• Campus Improvement Planning 

    Denton ISD uses the FranklinCovey Leadership:  Great Leaders, Great Teams, Great Results model for improvement planning.
    Based upon the 4 disciplines of execution, campuses focus on the “Wildly Important Goals (WIGs), “a goal that makes all the difference. Failure to achieve this goal renders any other achievements inconsequential.”
    Great leaders realize they can execute only two or three goals with excellence at one time. There will always be more good ideas than the capacity to execute. Jim Collins, author of Good to Great said, “The enemy of the great is the good.” Organizations have to say no to good ideas. The law of diminishing return shows when an organization has two to three goals, it is likely to achieve the goals. With four to ten goals, the organization is likely to only achieve one to two; and it is unlikely to achieve any of the goals when there are more than ten goals.
    A WIG must have a clear finish line and written as (verb) (measure) from (x) to (y) by (when). This is known as a “lag measure.”


    Once a WIG (or “lag measure”) is established, “leads” can be developed. Whereas “lag measures” measure the goal, “lead measures” measure what leads to the goal. Leads are predictive and can be influenced.

    For instance, if you want to lose weight, a “lag measure” is weight loss. “Lead measures” are diet (calories taken in) and exercise (calories burned). They are more predictive and more influenceable. But human beings tend to focus on the lag measure even though it is not directly influenceable. Because the lag measure matters. It’s the thing that you want or it’s the thing you’re accountable for. And the data is always easier to get. In weight loss, I can get on the scale and know what the data is telling me. I don’t know how many calories I’ve eaten; and I don’t know how many I’ve burned.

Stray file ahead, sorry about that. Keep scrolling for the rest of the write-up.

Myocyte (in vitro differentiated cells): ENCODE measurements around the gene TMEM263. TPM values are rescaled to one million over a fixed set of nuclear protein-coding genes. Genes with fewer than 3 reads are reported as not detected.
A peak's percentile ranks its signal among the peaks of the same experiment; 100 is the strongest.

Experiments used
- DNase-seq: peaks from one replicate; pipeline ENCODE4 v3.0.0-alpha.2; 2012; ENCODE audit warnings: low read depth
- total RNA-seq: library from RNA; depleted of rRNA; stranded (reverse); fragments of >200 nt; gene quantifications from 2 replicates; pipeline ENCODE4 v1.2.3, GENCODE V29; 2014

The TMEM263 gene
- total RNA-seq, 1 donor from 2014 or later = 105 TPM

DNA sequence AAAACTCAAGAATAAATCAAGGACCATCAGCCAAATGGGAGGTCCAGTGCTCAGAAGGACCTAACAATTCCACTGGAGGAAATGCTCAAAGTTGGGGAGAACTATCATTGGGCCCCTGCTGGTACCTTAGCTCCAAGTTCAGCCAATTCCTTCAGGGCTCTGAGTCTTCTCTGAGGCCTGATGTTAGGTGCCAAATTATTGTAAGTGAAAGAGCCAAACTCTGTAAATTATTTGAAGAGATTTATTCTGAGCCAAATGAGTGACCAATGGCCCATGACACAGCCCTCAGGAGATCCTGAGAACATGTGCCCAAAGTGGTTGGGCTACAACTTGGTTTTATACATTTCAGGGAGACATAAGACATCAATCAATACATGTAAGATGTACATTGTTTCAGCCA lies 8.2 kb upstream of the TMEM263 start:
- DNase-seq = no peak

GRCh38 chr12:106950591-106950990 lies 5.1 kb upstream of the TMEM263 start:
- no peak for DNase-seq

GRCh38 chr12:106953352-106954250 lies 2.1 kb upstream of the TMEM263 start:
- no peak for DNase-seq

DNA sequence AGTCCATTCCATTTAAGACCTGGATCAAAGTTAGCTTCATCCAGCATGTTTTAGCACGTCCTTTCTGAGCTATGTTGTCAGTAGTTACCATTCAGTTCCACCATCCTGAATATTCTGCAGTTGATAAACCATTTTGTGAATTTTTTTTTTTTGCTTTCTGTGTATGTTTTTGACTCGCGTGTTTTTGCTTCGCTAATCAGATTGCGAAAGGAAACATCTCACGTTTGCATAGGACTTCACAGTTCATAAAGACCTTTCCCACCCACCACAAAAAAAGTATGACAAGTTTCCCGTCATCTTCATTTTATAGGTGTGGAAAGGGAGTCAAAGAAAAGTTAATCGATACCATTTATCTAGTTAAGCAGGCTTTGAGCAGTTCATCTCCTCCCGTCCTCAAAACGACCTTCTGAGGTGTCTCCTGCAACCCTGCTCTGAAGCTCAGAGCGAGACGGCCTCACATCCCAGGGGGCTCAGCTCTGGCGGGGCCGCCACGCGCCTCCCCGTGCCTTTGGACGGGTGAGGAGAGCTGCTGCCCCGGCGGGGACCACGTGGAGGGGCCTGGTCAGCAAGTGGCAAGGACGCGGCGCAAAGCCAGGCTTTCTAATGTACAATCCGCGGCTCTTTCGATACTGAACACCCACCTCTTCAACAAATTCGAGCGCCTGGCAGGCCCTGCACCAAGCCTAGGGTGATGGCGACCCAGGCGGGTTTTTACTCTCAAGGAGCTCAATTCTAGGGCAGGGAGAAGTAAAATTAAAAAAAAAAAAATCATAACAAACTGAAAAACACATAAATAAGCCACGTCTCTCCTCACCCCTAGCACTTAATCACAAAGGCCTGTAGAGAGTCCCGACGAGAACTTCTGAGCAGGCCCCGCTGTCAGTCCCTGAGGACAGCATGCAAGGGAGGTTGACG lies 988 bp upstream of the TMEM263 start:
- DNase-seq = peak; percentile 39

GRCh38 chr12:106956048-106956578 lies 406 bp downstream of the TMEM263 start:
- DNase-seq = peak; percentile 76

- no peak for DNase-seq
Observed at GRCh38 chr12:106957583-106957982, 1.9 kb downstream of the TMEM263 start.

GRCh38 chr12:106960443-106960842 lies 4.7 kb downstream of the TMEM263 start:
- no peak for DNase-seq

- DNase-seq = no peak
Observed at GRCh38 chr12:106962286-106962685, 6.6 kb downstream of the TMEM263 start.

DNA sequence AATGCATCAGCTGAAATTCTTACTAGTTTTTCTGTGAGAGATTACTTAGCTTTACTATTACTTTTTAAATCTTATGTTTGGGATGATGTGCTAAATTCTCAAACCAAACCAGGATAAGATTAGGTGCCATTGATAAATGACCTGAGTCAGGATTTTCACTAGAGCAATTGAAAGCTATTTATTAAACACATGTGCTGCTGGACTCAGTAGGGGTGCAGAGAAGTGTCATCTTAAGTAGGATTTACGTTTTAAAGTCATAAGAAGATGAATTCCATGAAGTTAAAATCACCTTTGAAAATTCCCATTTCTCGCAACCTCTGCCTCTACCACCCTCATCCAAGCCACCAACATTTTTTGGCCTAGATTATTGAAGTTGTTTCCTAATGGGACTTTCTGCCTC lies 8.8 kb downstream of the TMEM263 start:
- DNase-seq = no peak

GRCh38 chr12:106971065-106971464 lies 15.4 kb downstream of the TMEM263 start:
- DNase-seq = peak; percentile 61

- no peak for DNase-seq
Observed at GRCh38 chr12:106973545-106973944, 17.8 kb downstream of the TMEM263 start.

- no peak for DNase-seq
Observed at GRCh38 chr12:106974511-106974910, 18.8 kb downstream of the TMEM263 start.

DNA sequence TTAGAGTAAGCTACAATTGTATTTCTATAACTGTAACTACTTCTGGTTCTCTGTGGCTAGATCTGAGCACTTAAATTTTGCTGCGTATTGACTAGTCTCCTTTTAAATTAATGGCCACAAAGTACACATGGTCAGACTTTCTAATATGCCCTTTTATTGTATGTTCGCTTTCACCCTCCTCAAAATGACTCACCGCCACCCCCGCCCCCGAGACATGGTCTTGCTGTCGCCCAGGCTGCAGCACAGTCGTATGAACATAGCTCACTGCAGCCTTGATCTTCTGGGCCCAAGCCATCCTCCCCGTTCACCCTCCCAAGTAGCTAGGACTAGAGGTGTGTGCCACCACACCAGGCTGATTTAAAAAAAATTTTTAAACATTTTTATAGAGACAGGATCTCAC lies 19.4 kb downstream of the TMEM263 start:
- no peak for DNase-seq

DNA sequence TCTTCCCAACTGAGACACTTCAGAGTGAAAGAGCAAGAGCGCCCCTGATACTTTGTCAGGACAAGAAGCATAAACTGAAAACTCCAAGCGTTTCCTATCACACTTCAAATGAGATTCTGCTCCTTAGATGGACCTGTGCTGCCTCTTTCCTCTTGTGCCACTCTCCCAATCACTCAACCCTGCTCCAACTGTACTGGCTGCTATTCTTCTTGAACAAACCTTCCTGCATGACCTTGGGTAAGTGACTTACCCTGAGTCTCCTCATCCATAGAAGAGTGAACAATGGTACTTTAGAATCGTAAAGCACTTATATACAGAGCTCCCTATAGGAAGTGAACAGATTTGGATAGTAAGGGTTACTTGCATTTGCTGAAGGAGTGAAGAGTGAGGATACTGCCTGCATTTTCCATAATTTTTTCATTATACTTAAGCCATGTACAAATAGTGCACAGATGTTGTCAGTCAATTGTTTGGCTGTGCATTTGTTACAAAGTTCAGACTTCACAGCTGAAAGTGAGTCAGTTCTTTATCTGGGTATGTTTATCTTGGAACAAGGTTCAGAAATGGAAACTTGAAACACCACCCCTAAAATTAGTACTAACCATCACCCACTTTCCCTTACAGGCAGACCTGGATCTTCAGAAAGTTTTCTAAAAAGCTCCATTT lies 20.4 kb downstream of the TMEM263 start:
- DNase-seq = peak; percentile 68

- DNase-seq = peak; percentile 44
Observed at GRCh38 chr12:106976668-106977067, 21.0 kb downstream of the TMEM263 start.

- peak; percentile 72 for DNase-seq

Lag measures show past performance, appear too late for course correction, and are easier to measure.
    Lead measures are predictive of future results, are influenceable weekly, and are more difficult to measure.
    Both measures are critical to the success of an organization. 
    Great teams invest their energies in the few activities that have the most impact on the WIGs. The "80/20 rule" states that 80% of results flow from 20% of activities. As a team, you must ask, what critical activities, if done with excellence, will have the greatest impact on results?
    It is essential to keep a compelling scoreboard. A scoreboard is visible (located where everyone can see it), visual (displayed with lag and lead measures in one place), engaging, doable, and concise.
    Finally, there must be a cadence of accountability.  
    This process involves a 15-minute meeting every week for every team that owns the Wildly Important Goal. The meeting focuses on one key question. "What are the one to three most important things I can do this week to impact the scoreboard?" In this WIG session, teams focus on one key question. "What are the one to three most important things I can do this week to impact the scoreboard?" In this WIG session, each person takes about a minute to

    1)      report on last week’s commitments;
    “Did I do what I said I was going to do?”

    2)      review the scoreboard; 
    “Is the lead measure moving and is the lag measure responding?” 

    3)      make commitments for next week.
    “What am I going to do in this upcoming week to impact those lead measures?”


    For more information on The 4 Disciplines of Execution, visit http://the4disciplinesofexecution.com/, and click on "Execution Overview Video."